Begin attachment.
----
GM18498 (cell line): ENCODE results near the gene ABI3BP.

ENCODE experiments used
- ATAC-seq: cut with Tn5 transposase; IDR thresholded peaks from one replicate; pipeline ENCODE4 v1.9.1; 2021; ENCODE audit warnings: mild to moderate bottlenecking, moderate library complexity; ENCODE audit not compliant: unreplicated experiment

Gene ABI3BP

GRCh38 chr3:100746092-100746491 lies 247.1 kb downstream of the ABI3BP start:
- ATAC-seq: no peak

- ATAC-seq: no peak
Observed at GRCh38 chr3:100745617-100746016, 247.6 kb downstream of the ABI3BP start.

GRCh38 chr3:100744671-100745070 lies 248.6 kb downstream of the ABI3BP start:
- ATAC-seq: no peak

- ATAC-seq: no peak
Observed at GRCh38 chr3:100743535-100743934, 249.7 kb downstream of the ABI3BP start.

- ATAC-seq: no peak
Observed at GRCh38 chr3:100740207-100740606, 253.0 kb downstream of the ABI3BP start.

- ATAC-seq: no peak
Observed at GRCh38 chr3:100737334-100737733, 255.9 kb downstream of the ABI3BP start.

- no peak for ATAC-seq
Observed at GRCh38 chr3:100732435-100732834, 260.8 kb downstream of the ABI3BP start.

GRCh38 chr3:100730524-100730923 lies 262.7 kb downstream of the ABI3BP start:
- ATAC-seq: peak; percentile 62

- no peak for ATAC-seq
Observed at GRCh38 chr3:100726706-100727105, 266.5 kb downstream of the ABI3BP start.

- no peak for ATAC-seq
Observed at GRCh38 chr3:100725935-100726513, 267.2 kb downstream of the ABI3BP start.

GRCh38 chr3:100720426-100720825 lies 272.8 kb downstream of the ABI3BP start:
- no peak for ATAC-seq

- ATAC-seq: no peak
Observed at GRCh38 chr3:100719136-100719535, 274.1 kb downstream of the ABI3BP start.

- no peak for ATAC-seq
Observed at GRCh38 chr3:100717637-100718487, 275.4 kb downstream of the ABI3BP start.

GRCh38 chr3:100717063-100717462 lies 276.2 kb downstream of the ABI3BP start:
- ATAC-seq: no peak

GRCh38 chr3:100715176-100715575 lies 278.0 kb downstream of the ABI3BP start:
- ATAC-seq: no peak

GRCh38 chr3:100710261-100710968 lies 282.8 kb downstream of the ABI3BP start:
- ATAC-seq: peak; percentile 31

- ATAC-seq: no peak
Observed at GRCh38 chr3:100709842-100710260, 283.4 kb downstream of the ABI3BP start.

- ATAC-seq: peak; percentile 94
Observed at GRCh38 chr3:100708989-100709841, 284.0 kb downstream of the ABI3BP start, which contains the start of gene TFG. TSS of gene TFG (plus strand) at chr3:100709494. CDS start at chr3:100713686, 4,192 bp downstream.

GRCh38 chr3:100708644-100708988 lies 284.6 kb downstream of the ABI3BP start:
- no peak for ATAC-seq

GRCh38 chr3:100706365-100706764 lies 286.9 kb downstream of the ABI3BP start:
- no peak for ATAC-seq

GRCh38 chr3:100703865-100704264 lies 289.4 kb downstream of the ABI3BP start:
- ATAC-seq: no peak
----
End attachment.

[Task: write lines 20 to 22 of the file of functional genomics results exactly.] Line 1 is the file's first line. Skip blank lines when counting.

- ATAC-seq: peak; percentile 62

- no peak for ATAC-seq
Observed at GRCh38 chr3:100726706-100727105, 266.5 kb downstream of the ABI3BP start.